Business Etiquette Around the World: China

According to the Global Business Travel Association (GBTA), China is expected to surpass the U.S. as the world’s most dominant business travel market as early as 2016. With Chinese business expected to be a growing revenue source for many U.S. companies, chances are you may find yourself in China in the near future. So if you’re headed to Asia’s largest economy (which comprises 60% of the world’s population!), here is our advice for navigating business dealings while you’re there!

Shanghai China


Appearance is important, and the Chinese believe if you want to be successful, you need to look successful! Simple, modest clothing works best — avoid packing anything overly flashy, pretentious or bright. Check weather conditions before you leave and pack accordingly; China is a big place and it can veer from sub-tropical to freezing, depending on time of year and location.

Ladies: Keep your backs covered and avoid low necklines, short skirts, heavy makeup or dangling, “gaudy” jewelry. The Chinese frown on women who wear revealing clothing. Most Chinese businesswomen wear conservative business suits or dresses. Even high heels can give off the wrong impression! Flats or shoes with a very low heel are probably your safest bet.

Men: Sport coats and ties are acceptable in the winter, slacks and open-necked shirts are generally acceptable in warmer weather (no jacket or tie necessary).

Introductions are quite formal — address the person with their professional title and surname until advised otherwise. You’ll probably shake hands with your Chinese associates, and don’t be shy about holding on if your counterpart is enjoying the contact (it is meant well!). If you know who the most senior person in the room is, address them first.  Also, the Chinese are very keen about exchanging business cards after the initial introduction, so keep these tips in mind:

      • Ensure that one side is in English and the other is in Mandarin. It’s also a bonus to have the Mandarin side printed in gold ink as the Chinese view gold as the color of prosperity.

      • Hold the card in both hands when offering your card, Chinese side facing the recipient.

      • Accept others’ cards with both hands and with a slight bow — even if the card is in Mandarin and you can’t read Mandarin, study the card for moment. Then, offer a second head bow after reading it to show acknowledgement and respect.

      • Never write on a business card or put it in your wallet or pocket. Carry a small card case instead.

The Chinese prefer face-to-face communications, and if you can speak some Mandarin (or even a few key words), even better! It’s common for Chinese businesspeople to ask some private questions such as your age, salary, marital status, etc. If you don’t want to reveal that information, remain polite and give an unspecific answer with a pleasant smile. In general, keep the conversation light and airy (no probing questions about family, Chinese art and culture, etc.) and refrain from talking about Taiwan, communism or the government. It’s important to note that the Chinese don’t use many hand gestures and exaggerated facial expressions when speaking — so try to keep animation at bay.

Business is rarely discussed during business meals. Whomever hosts foots the bill, but don’t show money in front of your guests. In general, tipping is not necessary — in fact, many establishments in China have a strict no-tipping policy. Some important information about table manners:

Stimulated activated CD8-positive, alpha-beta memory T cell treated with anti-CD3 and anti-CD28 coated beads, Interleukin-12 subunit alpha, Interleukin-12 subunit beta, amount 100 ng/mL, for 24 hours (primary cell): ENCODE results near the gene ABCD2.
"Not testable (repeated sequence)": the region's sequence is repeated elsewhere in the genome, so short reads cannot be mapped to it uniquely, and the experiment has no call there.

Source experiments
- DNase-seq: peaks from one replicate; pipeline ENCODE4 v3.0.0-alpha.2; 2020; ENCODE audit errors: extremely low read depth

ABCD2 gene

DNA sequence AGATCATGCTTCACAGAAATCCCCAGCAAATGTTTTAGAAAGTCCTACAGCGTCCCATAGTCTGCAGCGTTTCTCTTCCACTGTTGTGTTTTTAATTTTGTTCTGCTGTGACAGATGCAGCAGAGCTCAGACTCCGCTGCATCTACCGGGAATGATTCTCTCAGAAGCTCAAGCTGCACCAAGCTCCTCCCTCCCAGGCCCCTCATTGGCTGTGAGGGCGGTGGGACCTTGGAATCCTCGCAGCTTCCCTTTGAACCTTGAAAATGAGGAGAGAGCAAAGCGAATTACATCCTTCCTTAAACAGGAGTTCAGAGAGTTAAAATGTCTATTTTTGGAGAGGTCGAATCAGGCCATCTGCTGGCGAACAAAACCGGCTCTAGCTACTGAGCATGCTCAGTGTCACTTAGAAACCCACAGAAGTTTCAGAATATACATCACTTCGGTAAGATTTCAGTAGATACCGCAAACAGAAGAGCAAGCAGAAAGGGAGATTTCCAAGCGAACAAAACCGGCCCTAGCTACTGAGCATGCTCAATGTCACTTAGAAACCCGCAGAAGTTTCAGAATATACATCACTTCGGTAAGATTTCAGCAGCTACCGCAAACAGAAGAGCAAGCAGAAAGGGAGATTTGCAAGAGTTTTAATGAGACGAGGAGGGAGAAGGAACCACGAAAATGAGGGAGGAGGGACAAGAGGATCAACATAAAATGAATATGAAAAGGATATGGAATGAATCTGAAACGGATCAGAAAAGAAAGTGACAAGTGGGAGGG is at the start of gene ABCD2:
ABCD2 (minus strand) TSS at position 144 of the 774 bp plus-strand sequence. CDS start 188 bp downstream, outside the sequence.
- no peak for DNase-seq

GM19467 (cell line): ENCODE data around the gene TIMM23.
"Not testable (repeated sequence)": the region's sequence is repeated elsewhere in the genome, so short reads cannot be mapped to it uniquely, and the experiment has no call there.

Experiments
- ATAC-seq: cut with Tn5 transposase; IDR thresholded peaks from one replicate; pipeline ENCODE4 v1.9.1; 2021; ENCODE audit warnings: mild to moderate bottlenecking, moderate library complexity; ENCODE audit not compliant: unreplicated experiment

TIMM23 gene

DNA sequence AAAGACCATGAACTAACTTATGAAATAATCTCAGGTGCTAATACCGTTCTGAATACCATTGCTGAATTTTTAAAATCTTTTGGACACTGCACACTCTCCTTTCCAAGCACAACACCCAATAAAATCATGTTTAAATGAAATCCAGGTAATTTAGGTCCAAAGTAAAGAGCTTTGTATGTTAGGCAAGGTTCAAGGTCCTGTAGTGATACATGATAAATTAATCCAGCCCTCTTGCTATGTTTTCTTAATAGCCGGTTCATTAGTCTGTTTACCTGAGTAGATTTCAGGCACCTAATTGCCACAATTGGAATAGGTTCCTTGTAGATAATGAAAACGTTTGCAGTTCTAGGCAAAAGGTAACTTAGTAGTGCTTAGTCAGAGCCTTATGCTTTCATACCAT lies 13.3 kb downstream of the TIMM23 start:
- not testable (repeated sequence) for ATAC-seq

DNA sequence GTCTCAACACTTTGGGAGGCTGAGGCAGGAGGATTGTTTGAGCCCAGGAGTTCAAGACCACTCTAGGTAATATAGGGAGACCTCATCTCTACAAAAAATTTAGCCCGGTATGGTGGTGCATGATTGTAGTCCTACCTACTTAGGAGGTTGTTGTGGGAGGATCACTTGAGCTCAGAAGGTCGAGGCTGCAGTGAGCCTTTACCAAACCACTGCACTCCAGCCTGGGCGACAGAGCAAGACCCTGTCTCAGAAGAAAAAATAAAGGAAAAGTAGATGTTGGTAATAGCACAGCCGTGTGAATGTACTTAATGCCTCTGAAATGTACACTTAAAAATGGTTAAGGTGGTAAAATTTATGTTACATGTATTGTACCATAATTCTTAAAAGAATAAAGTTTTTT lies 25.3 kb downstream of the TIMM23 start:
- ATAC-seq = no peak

• Don’t be surprised if a Chinese person makes slurping or belching sounds; it merely indicates that they are enjoying their food.

      • The host offers the first toast and begins eating first.

      • When sharing food or drink, offer to serve others before you serve yourself.

      • Learn how to use chopsticks (there’s really no way around this!), because chances are, there will be no other utensils in sight — they should be returned to the chopstick rest (not on top of the bowl or in it) after every few bites and when you drink or stop to speak.

      • Unless you’re allergic to it or it’s against your religion, try to be a good sport and sample everything that is offered to you — otherwise you could come across rude.

      • Never take the last piece of anything (unless your host offers) — this is actually considered bad luck and you could come across greedy.

Gift-giving is a common Chinese business custom. Gifts should be modest and not too expensive — the best gifts are specialty items from the U.S. Do not give flowers as the Chinese associate them with funerals. Clocks, scissors and other sharp items like knives or letter openers are also no-no’s. Always present a gift with two hands and do not wrap them in white, blue or black paper. Gifts are not opened when received and can be refused up to three times before they are accepted.

The Chinese are non-confrontational and like to keep the peace. This can make negotiations quite tricky since they find it extremely difficult to say ‘no.’ Thus anything other than an unequivocal ‘yes’ probably means ‘no.’ When scheduling your appointments, be sensitive to holidays such as the Chinese New Year, which changes yearly. Being late for an appointment is considered an insult, so plan your itinerary with time to spare to account for the vagaries of Chinese transportation and traffic.

Meetings require patience — decisions may take a long time (bureaucracy is not uncommon in China) and small talk is important, especially at the beginning. Mobile phones will ring frequently (never ask the Chinese to turn off their phones!) and whatever you do, keep your cool — any displays of high-pressure sales tactics, anger, anxiety or impatience will not go over well with your Chinese associates!

Do you have any other business etiquette tips you’d like to share about China? Let us know in the comments below; we’d love to hear from you

Safe Travels!